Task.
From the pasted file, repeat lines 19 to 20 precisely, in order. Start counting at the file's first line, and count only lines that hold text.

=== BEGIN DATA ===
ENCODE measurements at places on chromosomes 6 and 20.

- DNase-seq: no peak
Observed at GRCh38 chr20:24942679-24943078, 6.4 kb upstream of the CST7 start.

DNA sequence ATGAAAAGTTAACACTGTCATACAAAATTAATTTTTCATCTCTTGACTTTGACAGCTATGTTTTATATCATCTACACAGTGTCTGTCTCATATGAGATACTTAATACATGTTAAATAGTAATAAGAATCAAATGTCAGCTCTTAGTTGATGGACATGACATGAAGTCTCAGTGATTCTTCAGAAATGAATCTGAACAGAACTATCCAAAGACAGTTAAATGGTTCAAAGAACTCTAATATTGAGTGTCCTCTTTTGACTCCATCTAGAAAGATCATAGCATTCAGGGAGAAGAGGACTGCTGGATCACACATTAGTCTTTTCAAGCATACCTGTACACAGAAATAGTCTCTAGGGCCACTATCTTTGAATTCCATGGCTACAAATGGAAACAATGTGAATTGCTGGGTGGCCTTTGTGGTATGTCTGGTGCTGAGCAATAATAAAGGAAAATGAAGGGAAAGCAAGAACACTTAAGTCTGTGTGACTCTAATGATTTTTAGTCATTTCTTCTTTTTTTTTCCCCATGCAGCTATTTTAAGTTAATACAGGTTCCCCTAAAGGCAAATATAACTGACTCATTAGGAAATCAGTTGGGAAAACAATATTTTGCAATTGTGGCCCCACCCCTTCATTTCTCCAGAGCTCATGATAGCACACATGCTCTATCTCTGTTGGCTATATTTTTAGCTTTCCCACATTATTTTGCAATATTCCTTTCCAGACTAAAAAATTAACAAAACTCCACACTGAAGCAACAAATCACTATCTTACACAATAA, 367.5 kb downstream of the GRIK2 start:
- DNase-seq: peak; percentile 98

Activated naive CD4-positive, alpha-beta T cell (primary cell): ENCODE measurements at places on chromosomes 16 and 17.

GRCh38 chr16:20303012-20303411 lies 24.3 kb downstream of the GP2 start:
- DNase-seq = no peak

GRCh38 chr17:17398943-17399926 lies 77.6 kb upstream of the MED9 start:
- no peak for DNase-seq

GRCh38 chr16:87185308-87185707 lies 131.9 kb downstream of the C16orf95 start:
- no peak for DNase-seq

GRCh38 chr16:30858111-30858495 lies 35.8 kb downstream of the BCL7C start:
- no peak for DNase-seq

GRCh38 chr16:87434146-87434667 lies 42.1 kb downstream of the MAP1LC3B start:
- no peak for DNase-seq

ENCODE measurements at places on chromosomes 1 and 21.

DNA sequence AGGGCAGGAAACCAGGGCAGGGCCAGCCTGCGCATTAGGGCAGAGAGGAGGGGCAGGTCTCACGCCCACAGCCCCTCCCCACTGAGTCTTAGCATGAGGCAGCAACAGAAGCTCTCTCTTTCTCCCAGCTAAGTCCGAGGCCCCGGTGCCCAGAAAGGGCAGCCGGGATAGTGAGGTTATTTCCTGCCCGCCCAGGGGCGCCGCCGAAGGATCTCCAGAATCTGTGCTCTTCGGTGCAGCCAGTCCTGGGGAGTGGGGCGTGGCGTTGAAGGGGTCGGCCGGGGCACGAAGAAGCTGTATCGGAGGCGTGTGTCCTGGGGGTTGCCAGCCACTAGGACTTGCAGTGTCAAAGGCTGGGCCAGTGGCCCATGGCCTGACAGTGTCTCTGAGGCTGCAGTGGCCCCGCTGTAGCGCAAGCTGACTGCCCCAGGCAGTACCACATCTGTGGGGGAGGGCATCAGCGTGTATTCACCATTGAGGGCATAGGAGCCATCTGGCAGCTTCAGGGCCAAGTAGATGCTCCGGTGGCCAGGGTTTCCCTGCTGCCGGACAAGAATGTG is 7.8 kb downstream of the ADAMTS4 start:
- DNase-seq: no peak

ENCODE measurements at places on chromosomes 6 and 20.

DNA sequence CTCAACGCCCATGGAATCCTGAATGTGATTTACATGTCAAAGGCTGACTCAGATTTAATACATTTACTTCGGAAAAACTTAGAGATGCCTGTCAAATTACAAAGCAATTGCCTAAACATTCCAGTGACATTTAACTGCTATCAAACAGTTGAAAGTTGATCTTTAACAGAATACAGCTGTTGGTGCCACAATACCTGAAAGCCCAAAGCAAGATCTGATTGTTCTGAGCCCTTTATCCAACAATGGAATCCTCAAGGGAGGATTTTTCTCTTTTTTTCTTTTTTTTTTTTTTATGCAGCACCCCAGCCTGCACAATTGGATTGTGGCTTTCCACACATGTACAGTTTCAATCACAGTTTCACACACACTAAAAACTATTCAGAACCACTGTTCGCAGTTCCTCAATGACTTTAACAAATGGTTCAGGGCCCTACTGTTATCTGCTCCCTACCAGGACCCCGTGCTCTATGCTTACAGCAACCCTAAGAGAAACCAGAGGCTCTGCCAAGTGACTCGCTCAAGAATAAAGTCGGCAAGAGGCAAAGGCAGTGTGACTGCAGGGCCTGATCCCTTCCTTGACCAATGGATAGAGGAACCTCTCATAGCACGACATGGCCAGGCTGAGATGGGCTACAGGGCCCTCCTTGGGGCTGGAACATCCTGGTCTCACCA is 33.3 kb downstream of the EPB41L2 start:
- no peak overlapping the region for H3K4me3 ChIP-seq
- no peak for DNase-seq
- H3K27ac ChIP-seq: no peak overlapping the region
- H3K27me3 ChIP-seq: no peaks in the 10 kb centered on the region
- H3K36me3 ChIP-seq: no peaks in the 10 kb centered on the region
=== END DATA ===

- DNase-seq: no peak

ENCODE measurements at places on chromosomes 6 and 20.